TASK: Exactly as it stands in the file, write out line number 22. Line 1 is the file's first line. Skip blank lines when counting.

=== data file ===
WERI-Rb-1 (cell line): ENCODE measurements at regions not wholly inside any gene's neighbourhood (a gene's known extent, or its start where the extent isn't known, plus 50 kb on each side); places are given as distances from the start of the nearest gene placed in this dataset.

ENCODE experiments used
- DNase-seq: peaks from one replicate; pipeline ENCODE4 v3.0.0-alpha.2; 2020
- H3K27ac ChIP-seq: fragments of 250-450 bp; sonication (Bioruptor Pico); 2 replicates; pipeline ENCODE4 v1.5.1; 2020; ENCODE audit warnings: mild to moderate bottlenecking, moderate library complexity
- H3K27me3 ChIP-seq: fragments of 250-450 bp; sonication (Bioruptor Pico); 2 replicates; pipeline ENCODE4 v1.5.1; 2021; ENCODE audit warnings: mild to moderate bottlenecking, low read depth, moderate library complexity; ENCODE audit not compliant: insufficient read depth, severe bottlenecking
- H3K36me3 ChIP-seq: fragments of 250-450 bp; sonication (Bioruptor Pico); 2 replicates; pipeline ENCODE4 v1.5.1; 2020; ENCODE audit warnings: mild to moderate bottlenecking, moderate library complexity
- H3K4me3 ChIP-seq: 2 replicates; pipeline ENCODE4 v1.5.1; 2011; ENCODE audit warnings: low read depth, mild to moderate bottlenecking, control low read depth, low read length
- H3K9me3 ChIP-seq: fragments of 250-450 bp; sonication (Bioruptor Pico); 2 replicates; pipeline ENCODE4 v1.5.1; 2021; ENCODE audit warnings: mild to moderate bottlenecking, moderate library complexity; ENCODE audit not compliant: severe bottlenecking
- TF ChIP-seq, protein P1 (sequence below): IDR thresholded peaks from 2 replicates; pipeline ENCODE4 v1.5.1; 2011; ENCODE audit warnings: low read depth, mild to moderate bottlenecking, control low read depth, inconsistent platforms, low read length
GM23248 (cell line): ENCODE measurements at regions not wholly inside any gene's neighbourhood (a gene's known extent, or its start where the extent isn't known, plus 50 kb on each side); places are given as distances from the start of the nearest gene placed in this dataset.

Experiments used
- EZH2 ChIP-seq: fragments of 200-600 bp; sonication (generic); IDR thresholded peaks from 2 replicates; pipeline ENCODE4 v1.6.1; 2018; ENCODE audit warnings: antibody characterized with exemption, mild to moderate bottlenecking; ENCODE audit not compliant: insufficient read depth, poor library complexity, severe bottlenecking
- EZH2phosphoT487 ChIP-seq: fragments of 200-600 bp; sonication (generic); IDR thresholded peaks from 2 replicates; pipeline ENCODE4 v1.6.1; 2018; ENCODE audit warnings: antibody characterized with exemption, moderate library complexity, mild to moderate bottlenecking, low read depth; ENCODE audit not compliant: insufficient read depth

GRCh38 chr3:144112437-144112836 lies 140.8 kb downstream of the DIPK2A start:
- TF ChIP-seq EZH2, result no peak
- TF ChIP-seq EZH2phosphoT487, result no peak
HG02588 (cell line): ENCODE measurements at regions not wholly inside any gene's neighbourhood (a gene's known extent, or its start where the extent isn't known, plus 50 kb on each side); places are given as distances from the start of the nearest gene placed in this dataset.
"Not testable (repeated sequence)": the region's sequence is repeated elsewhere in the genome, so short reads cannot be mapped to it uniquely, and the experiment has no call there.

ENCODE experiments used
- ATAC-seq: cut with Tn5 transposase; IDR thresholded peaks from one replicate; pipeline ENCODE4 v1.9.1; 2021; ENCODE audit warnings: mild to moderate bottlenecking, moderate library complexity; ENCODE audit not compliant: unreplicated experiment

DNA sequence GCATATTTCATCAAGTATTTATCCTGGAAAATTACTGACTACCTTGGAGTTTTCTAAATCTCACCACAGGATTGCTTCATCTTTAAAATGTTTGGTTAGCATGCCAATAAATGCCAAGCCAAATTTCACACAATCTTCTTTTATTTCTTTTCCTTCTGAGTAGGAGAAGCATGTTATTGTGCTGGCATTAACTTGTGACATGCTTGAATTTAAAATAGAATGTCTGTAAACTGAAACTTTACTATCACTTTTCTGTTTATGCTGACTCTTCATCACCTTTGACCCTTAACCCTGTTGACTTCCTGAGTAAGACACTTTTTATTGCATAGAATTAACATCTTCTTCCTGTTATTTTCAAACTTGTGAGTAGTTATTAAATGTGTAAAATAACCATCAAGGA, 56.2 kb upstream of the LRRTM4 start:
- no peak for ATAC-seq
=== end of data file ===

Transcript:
- no peak for ATAC-seq